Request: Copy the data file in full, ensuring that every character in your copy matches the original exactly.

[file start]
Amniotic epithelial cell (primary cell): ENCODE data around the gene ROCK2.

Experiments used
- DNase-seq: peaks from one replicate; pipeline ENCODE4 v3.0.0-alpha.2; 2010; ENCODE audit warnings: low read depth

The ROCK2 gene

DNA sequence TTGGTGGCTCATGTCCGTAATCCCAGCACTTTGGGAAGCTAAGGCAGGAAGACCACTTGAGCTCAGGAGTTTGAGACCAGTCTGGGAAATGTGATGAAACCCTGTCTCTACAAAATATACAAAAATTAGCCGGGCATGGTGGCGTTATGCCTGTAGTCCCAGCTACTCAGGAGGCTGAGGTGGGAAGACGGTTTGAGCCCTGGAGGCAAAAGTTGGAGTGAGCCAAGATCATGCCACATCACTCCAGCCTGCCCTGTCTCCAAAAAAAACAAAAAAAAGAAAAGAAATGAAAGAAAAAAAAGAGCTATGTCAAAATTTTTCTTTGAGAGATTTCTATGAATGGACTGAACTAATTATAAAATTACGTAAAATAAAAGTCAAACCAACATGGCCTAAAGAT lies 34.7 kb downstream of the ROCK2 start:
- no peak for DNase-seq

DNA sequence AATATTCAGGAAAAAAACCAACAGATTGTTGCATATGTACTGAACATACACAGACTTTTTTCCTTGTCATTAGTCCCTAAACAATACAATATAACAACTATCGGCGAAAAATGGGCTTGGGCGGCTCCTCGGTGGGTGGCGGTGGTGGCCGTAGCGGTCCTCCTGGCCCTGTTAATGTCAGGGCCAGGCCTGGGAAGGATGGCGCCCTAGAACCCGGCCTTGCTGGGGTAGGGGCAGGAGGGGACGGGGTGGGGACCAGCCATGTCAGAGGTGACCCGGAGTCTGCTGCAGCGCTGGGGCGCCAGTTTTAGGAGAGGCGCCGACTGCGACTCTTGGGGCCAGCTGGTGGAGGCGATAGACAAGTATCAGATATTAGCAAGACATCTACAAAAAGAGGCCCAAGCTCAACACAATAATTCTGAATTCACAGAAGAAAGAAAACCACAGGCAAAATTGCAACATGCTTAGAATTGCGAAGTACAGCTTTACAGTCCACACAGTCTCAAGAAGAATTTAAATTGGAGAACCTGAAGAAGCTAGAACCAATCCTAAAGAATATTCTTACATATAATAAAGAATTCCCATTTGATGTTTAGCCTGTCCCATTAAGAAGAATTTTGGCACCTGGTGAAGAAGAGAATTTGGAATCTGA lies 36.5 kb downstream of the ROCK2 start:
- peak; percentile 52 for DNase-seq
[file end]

Amniotic epithelial cell (primary cell): ENCODE data around the gene ROCK2.

Experiments used
- DNase-seq: peaks from one replicate; pipeline ENCODE4 v3.0.0-alpha.2; 2010; ENCODE audit warnings: low read depth

The ROCK2 gene

DNA sequence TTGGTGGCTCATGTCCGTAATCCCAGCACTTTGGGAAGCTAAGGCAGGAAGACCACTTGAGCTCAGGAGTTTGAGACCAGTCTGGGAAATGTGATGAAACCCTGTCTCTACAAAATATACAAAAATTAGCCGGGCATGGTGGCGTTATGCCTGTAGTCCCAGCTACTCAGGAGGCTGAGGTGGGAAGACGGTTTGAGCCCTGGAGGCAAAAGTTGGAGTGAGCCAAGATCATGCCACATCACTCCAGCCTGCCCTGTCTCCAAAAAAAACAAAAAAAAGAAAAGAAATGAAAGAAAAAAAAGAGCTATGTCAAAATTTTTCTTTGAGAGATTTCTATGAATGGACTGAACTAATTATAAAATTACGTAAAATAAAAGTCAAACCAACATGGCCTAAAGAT lies 34.7 kb downstream of the ROCK2 start:
- no peak for DNase-seq

DNA sequence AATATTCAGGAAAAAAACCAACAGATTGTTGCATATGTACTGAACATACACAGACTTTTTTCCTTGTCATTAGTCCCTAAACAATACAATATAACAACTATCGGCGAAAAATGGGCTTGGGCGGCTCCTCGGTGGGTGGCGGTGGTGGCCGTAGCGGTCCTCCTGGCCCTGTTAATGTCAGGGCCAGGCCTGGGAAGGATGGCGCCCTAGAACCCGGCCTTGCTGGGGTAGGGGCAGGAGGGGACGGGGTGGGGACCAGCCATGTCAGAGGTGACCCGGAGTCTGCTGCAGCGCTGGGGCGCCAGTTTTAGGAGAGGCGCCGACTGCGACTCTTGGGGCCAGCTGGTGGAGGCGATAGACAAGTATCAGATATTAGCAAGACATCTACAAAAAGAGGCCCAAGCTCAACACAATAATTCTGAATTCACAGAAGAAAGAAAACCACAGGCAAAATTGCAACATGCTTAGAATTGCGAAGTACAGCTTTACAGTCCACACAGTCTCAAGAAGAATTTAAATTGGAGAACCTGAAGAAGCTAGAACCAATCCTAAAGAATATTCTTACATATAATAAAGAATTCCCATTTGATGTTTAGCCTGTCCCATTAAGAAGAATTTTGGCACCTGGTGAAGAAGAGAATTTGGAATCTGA lies 36.5 kb downstream of the ROCK2 start:
- peak; percentile 52 for DNase-seq